My art making process in the PASJ department has been largely influenced by the outside activities I have engaged in outside of class time. The “academic” classes I have taken in the PASJ department are Dance and Social History, Body in Performance: Labanotion, and Production and Design. The “technique” classes I have taken are intermediate ballet, beginning contemporary, intermediate contemporary, intermediate/advanced hip-hop, and ballroom dance. While I have throughly enjoyed what has been taught to me, I worry constantly about my employability. In the PASJ dance department, there are no specific discipline choreography classes, no tap classes (which is a shame because there is SO MUCH interest), or any classes on auditioning, finding jobs as a dancer, or resume building. I have learned about more things that will make me employable outside of class, with my experiences in the PASJ Dance Ensemble, Dance Generators, and the College Players.
Advice from a College Dance Major: A List of What to Consider Before Choosing Your School
- A B.A. Program or a B.F.A?
- There is a significant difference in the programs that are offered when receiving a BFA versus a BA. B.F.A. programs may require entrance auditions, but they focus more on filling your degree with conservatory like classes and working to make sure you can get work as a dancer. B.A. programs often are great if you’re not completely set on trying to pursue dance as a career, because you get to study plenty of other material at the university.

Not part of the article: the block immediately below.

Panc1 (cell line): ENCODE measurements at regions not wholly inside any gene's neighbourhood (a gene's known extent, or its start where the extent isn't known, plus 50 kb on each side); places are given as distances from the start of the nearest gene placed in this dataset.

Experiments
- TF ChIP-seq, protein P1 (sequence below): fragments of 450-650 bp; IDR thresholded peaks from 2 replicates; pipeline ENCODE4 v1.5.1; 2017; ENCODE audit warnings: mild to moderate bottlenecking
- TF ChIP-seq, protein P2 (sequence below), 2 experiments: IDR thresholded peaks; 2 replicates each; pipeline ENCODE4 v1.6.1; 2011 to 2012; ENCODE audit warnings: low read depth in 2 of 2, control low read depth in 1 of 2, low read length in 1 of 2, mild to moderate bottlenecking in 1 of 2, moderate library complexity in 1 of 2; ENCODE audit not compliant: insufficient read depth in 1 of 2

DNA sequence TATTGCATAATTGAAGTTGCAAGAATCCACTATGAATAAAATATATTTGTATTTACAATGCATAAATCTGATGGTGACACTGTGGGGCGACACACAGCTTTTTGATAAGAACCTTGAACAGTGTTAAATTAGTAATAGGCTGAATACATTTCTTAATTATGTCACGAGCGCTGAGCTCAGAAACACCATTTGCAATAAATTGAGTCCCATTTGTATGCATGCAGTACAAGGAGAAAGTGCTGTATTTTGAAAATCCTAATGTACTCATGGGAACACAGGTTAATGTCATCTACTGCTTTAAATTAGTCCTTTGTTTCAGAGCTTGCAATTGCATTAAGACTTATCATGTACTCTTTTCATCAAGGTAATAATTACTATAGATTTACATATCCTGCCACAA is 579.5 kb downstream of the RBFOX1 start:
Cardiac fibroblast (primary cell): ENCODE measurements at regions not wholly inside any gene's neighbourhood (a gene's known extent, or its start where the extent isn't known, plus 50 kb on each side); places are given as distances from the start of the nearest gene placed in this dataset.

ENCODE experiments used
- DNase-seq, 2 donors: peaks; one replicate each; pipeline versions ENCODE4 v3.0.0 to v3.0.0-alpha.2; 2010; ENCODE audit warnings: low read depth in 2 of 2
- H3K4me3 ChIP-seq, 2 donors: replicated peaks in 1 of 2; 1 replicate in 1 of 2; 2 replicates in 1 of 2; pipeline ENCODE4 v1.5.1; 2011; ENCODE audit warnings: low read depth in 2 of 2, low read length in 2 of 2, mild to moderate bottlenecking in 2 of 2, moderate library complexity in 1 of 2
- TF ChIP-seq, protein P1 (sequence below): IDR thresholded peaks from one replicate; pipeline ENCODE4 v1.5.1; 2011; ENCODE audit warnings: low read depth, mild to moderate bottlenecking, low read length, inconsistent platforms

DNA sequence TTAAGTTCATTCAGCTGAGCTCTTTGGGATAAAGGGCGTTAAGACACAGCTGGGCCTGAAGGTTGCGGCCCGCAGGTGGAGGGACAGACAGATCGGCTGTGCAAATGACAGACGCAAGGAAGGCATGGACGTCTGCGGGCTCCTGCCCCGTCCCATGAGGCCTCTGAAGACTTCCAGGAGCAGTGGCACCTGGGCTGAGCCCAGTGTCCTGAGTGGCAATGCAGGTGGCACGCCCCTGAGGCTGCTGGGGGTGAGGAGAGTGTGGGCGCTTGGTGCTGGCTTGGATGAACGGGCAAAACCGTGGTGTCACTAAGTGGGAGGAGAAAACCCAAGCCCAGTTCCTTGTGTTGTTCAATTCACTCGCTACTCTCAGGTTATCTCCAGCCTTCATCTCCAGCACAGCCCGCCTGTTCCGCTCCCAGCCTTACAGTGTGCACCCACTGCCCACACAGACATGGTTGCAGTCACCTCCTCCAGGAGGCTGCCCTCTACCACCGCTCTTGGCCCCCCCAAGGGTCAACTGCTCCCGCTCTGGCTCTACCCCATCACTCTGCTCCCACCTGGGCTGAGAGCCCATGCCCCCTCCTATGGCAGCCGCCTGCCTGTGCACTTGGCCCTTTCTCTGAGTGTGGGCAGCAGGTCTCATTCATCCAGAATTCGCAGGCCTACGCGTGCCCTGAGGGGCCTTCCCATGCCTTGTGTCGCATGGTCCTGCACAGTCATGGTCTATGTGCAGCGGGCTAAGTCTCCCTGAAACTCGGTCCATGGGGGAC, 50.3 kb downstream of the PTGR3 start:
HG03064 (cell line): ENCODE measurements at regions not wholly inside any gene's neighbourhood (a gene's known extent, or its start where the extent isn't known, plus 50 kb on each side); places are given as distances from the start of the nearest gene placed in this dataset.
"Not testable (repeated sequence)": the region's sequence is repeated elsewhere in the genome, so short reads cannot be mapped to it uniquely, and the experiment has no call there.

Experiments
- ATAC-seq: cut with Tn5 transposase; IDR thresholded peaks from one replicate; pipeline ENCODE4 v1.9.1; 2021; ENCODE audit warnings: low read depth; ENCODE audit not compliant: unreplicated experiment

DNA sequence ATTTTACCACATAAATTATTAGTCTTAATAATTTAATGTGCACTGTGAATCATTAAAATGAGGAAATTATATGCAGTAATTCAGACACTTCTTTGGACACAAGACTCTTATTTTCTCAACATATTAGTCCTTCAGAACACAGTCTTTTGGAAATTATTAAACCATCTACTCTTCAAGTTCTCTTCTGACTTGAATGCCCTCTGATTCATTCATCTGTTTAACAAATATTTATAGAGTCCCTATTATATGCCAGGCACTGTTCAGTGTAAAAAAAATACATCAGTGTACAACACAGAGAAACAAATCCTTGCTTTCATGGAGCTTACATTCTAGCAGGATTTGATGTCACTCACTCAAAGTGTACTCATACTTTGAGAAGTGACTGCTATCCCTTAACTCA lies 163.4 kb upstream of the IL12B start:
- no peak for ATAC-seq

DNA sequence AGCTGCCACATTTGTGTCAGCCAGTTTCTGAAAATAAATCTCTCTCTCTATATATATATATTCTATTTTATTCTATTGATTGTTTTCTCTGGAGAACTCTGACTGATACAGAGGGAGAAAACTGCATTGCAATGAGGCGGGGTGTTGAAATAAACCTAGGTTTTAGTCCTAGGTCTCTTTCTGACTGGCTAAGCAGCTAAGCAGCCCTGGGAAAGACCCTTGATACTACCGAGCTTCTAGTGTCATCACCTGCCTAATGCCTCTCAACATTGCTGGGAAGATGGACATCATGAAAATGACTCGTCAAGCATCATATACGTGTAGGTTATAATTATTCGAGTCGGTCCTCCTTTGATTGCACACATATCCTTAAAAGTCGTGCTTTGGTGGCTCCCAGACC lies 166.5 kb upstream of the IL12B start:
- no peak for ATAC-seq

- What styles of dance does the department teach?
- USF is a largely modern dance based programs, and as an incoming student, I did not know about this distinction. There are schools that offer different strengths, so read up on the department or try to speak to someone who works there.
- Are you located in a place where you can get outside training?
- An option that faculty has always told me about when I request a more diverse selection of jazz and musical theatre classes is that I can go into the city for more training. While this is true for San Francisco, if you are attending a smaller university not located in a city, consider if there are many places to train outside.
- What else does the school offer?
- As a PASJ major, I can take acting classes, singing lessons, and many theory based classes.
- Research the faculty and staff
- Familiarize yourself with the work and passion projects of the faculty. This will give you insight into what styles may be taught.
- Are there classes that you are excited about taking?
Overall, my year in PASJ and a department that I am quite sure it is the right fit has truly educated me on what I want to do. I want to be a musical theatre performer and choreographer, and without the somewhat wrong fit of the PASJ department, I couldn’t have figured that out. If I can offer one piece of advice, it is that you must closely look into what you would like in a dance department.